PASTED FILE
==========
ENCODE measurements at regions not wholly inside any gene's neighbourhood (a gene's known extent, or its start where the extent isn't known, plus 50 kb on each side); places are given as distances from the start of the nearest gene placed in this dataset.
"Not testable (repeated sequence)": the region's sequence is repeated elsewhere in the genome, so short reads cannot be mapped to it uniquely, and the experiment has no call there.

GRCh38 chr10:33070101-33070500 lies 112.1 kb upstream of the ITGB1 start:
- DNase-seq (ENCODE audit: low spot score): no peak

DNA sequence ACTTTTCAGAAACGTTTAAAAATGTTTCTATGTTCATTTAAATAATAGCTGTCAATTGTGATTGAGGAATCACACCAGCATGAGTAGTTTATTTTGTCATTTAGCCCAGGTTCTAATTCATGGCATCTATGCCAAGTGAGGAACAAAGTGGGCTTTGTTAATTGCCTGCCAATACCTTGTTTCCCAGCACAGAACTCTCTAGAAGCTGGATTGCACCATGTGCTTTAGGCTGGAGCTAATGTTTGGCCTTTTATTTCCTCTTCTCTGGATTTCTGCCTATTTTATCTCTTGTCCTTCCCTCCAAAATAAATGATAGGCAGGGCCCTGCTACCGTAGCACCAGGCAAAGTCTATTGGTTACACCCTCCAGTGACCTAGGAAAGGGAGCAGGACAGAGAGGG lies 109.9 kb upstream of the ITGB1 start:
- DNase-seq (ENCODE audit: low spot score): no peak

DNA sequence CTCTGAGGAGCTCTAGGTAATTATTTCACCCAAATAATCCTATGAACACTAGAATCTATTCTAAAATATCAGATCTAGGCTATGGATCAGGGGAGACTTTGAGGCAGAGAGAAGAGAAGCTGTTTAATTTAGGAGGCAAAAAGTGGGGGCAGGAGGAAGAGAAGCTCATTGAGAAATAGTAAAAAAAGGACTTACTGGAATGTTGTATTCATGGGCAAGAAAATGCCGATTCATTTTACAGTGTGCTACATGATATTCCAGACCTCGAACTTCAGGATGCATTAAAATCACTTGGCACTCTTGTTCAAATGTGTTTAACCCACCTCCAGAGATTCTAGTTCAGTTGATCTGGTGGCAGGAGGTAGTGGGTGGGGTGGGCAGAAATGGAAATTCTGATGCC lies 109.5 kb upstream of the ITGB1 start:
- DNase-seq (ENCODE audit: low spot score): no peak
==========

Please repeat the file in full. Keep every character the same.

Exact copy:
ENCODE measurements at regions not wholly inside any gene's neighbourhood (a gene's known extent, or its start where the extent isn't known, plus 50 kb on each side); places are given as distances from the start of the nearest gene placed in this dataset.
"Not testable (repeated sequence)": the region's sequence is repeated elsewhere in the genome, so short reads cannot be mapped to it uniquely, and the experiment has no call there.

GRCh38 chr10:33070101-33070500 lies 112.1 kb upstream of the ITGB1 start:
- DNase-seq (ENCODE audit: low spot score): no peak

DNA sequence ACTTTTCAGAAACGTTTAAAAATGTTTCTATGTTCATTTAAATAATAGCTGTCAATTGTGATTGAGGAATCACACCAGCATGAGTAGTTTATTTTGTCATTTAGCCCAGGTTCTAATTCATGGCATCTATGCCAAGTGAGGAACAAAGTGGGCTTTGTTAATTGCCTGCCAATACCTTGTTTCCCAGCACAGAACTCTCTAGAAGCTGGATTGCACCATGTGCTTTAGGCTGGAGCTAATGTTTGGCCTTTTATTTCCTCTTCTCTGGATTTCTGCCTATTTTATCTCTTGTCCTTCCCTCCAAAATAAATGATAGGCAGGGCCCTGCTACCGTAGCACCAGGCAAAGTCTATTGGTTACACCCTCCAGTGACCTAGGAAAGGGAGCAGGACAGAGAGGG lies 109.9 kb upstream of the ITGB1 start:
- DNase-seq (ENCODE audit: low spot score): no peak

DNA sequence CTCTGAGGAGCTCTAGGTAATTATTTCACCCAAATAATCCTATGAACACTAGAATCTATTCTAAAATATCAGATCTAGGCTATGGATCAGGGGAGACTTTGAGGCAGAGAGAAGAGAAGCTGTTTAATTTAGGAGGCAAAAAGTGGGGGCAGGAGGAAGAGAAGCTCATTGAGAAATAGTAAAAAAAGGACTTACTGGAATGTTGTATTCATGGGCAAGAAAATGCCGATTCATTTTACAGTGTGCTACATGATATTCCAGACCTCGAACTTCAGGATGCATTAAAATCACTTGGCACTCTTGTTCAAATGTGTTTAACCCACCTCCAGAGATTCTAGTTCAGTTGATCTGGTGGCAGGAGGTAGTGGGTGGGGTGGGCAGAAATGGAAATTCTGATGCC lies 109.5 kb upstream of the ITGB1 start:
- DNase-seq (ENCODE audit: low spot score): no peak